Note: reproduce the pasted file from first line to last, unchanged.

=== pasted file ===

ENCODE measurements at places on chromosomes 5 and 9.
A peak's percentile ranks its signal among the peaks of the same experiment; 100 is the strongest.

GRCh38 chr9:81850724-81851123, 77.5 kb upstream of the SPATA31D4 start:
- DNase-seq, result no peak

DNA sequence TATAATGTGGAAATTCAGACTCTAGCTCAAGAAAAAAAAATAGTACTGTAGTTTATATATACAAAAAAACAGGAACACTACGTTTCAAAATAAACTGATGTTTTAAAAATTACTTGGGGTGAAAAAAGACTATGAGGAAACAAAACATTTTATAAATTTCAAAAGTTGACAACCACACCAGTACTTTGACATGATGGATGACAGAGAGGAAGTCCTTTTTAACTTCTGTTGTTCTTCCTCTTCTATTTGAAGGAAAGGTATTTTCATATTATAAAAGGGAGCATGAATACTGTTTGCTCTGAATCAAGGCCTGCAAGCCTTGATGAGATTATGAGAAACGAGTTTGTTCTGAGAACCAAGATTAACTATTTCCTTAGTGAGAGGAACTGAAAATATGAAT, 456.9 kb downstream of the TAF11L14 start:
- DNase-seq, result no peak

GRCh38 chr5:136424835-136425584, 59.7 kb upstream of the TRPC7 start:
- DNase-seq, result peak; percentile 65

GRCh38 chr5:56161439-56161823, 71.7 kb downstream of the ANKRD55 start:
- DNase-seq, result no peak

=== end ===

ENCODE measurements at places on chromosomes 5 and 9.
A peak's percentile ranks its signal among the peaks of the same experiment; 100 is the strongest.

GRCh38 chr9:81850724-81851123, 77.5 kb upstream of the SPATA31D4 start:
- DNase-seq, result no peak

DNA sequence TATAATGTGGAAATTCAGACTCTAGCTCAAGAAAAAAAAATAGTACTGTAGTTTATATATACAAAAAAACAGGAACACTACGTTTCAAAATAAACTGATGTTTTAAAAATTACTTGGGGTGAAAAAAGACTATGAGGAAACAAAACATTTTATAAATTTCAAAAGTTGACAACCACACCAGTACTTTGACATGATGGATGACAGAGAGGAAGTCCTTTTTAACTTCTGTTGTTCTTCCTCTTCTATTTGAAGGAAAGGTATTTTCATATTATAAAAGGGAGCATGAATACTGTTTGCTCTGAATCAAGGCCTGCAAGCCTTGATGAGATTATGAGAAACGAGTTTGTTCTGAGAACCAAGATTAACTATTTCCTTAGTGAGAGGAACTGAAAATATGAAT, 456.9 kb downstream of the TAF11L14 start:
- DNase-seq, result no peak

GRCh38 chr5:136424835-136425584, 59.7 kb upstream of the TRPC7 start:
- DNase-seq, result peak; percentile 65

GRCh38 chr5:56161439-56161823, 71.7 kb downstream of the ANKRD55 start:
- DNase-seq, result no peak